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Math Takes a Holiday (2001)
Paul Di Filippo
(click on names to see more mathematical fiction by the same author)

Contributed by "William E. Emba"

Saint Hubert and Saint Barbara, the two patron saints of mathematics, pay a visit to a devout Catholic mathematics professor who has been praying for a mathematical miracle to silence his mockers. He gets what he wished for, but isn't so sure it was a good idea.

First appeared in The Mammoth Book of Awesome Comic Fantasy and was reprinted in Neutrino Drag.

Now, those of you are inclined to read the story based on W.E.Emba's description should go ahead and do so before continuing on to my further analysis below.

For everyone else, let me begin by saying that the tension between "pure" and "applied" math is a major theme in this story. The mathematician character is one of those pure mathematicians who deplores the idea that math might have any applications. [To be honest, I must admit that some mathematicians with this viewpoint do exist. G.H. Hardy is a famous example. However, for those who do not know many actual mathematicians, I would like to add that this is honestly a minority viewpoint. There are more mathematicians out there who either are neutral or who really appreciate it when math finds applications. And, of course, there are those at the other extreme who consider themselves applied mathematicians and despise math when it is "pure".]

However, it is not because of this attitude that the character is mocked by his colleagues. The non-mathematicians in the story seem to truly appreciate that his research on n-dimensional manifolds is impressive and perhaps deserving of a Fields medal. It is his religious belief in a strong connection between his Catholicism and mathematics, on the other hand, which results in his being teased. And this is why the saints, armed with the ability to apply mathematical results to change the nature of reality, arrive to help him.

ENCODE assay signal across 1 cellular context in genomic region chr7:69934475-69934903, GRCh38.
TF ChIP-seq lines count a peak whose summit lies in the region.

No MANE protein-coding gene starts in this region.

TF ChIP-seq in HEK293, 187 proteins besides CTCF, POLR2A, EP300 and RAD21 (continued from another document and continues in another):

Among the mathematics discussed in the story are higher dimensional geometry, fractal geometry (mentioning the name of Mandelbrot), chaos theory (mentioning a paper by Stephen Smale), Fermat's Last Theorem and the briefest mention of Banach-Tarski and conformal mappings. In addition, the name "Rudy Rucker" is dropped along with the suggestion that he will win a Nobel prize in literature.

More information about this work can be found at
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Works Similar to Math Takes a Holiday
According to my `secret formula', the following works of mathematical fiction are similar to this one:
  1. Fermat's Last Tango by Joanne Sydney Lessner / Joshua Rosenblum
  2. Euler's Equation by Neil Hudson
  3. Chronicles of a Comer by K.M O'Donnell (aka Barry N. Malzberg)
  4. Luck be a Lady by Dean Wesley Smith
  5. Unreasonable Effectiveness by Alex Kasman
  6. Flatterland: like Flatland, only more so by Ian Stewart
  7. An Angel of Obedience by John Giessmann
  8. Incomplete Proofs by John Chu
  9. Pieces of Pi by David Bartell
  10. Numbercruncher by Si Spurrier (writer) / PJ Holden (artist)
Ratings for Math Takes a Holiday:
RatingsHave you seen/read this work of mathematical fiction? Then click here to enter your own votes on its mathematical content and literary quality or send me comments to post on this Webpage.
Mathematical Content:
4/5 (1 votes)
Literary Quality:
2/5 (1 votes)

GenreHumorous, Fantasy,
MotifAnti-social Mathematicians, Academia, Higher/Lower Dimensions, Math as Cold/Dry/Useless, Romance, Religion,
TopicAnalysis/Calculus/Differential, Real Mathematics, Chaos/Fractals,
MediumShort Stories,

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Exciting News: The 1,600th entry was recently added to this database of mathematical fiction! Also, for those of you interested in non-fictional math books let me (shamelessly) plug the recent release of the second edition of my soliton theory textbook.

(Maintained by Alex Kasman, College of Charleston)